I love Pixar. Their movies always pull at the heart strings and those are my favorite kind of movies. I think I’ve cried watching almost every single one of the Pixar Films. I grew up with Toy Story and the adventures of those toys and how much they loved Andy. It got me every time.
Inside Out rings true as another beloved Pixar film and another one for the record books. My 7 year-old daughter and I saw the film the Tuesday ahead of its official opening as part of the Inside Out #AllAccess event they held at select theaters. I loved it. Today I’m sharing how this movie can help teach all of us about the importance of emotional connection, with ourselves and with the people we care about most.
Inside Out is an emotional romp (literally and figuratively) through the mind of 11 year-old Riley, who moves with her family from Minnesota to San Francisco. Inside Riley’s head you learn that she has five main emotions: Joy, Sadness, Anger, Fear, and Disgust. Each emotion taking a turn as needed to help Riley feel her way through life, often relating her new experiences to past memories.
Joy tries to keep Sadness away from Riley’s emotional control and from her memories because she doesn’t want Riley to feel sad about this big change and wants her to focus on the positive aspects of the move. Then things really get going when Joy and Sadness have an accident and get sucked away from the control center and into the memory section of Riley’s brain.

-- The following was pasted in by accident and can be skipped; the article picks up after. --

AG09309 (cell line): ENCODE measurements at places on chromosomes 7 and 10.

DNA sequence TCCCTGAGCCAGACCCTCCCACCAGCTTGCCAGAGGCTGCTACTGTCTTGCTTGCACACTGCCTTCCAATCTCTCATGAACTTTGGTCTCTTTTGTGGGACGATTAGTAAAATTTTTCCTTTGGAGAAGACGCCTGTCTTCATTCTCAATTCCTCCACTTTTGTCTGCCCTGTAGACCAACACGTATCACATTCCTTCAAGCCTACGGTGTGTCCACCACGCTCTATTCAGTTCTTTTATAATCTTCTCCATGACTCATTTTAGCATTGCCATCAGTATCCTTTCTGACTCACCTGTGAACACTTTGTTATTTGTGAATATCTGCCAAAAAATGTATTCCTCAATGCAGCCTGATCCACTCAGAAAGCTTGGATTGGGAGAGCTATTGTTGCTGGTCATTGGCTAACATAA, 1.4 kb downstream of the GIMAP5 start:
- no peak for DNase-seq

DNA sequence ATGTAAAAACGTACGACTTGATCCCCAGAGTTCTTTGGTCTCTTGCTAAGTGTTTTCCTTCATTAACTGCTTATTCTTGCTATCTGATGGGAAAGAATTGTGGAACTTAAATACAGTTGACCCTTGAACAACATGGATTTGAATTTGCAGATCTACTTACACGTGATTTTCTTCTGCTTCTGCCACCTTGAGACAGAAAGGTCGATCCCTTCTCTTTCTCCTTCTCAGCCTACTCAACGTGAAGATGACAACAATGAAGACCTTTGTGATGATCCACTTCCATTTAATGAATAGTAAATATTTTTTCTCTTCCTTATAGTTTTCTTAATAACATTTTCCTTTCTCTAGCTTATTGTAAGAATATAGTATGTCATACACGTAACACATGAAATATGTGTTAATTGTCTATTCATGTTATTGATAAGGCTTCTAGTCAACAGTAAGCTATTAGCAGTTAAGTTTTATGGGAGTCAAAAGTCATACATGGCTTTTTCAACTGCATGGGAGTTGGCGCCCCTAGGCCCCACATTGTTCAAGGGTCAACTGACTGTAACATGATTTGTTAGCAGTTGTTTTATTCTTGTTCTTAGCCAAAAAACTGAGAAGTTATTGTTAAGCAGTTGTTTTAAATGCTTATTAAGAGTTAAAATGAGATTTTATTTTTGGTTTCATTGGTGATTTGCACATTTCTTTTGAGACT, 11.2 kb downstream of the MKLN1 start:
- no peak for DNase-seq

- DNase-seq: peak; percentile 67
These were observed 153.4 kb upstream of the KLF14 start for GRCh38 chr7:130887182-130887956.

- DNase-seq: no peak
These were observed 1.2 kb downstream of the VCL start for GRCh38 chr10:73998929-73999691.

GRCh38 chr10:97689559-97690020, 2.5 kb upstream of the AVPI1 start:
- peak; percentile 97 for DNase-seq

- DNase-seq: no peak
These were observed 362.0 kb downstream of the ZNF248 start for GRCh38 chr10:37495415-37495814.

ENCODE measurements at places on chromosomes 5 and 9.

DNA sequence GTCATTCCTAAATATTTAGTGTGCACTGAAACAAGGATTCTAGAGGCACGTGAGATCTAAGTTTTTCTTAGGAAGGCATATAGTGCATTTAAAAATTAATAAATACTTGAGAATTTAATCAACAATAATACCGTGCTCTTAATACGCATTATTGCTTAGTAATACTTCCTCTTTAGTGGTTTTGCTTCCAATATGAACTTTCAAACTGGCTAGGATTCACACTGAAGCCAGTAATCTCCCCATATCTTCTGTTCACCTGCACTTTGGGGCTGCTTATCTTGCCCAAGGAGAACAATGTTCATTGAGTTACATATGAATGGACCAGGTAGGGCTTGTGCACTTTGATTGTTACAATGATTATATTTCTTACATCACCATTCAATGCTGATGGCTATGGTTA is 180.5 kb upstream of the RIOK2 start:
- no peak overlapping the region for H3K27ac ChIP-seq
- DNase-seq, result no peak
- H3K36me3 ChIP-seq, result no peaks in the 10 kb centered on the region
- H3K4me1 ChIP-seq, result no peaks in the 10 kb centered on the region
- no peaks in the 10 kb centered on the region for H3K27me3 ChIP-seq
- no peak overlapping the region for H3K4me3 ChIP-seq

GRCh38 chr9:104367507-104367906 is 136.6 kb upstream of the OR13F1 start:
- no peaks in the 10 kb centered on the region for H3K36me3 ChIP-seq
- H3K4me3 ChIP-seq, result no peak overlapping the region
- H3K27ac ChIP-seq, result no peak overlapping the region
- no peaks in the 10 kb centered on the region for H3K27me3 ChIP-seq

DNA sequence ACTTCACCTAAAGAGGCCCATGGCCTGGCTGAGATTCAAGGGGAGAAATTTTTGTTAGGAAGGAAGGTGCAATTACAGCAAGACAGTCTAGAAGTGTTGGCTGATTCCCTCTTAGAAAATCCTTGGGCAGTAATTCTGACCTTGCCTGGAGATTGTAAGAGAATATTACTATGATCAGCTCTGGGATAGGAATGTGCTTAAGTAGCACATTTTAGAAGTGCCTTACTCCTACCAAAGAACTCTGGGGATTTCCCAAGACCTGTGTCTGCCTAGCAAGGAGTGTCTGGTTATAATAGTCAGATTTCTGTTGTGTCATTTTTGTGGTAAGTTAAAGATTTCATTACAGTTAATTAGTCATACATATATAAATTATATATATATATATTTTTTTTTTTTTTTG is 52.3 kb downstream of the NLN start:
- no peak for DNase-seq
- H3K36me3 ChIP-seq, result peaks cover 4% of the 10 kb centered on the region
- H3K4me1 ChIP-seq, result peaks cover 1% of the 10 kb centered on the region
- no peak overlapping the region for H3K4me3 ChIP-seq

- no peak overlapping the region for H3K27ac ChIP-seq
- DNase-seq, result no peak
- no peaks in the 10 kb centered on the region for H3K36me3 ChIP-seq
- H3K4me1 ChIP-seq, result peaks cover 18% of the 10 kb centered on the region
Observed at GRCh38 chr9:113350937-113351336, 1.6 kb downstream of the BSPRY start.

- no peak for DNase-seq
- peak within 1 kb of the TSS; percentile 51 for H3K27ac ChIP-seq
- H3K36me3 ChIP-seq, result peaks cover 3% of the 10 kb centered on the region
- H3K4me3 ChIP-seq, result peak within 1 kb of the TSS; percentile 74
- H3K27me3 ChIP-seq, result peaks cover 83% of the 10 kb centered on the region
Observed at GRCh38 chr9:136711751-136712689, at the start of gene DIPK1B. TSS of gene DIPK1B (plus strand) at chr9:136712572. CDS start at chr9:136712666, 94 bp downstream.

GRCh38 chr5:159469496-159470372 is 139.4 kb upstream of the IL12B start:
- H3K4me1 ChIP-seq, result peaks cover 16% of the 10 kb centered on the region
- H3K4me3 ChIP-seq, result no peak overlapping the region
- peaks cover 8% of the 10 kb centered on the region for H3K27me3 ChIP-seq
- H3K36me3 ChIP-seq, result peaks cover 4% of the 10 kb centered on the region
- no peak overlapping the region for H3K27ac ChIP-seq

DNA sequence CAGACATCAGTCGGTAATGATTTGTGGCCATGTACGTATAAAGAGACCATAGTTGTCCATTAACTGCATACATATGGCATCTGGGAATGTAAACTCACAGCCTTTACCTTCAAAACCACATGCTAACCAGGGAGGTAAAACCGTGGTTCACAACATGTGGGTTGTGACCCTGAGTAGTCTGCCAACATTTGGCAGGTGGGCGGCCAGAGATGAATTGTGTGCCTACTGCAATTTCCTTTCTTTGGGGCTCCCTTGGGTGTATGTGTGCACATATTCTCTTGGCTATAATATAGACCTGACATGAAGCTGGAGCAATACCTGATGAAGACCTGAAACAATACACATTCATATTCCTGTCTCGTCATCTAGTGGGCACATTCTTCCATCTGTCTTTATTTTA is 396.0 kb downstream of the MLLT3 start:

Once these two hugely important emotions are out of the control center, Riley really starts to lose control of herself. Without Joy or Sadness Riley becomes super moody and disconnected from her self and her family.
From their vantage point, Joy and Sadness see the effects that Riley’s out of control behavior starts having on her sense of self. They embark on their own interesting journey trying to get back to “headquarters.” During the journey they reflect back on Riley’s life by revisiting some of her memories. Joy always remembering the good and Sadness remembering the struggle underlying each of those happy memories.
During the journey through Riley’s memory and imagination, the most stirring character of the movie end ups being Riley’s old imaginary friend, Bing Bong, who has been in hiding trying to hold on to the past and not get thrown into Riley’s memory dump. It’s Bing Bong’s own emotional journey about being forgotten that allows Joy to see how necessary Sadness is in providing comfort and peace.
Joy and Sadness do finally make it back to “headquarters” and Joy finally let’s go of control and allows sadness to take the reins for a while. Allowing Riley to be vulnerable and outwardly express her true feelings about the move to her parents. Her parents respond empathically and provide Riley the emotional acknowledgement, connection and comfort she sorely needed.
Helping Kids Understand Emotions
In the end there is the realization that no emotion is an island, just as you as a human being are not an island. All of her emotions must work together to help Riley truly feel her way through life. You need all of your emotions, your intrinsic sense of self and your emotional connection to your support systems to help you to get through tough times in a mentally healthy way.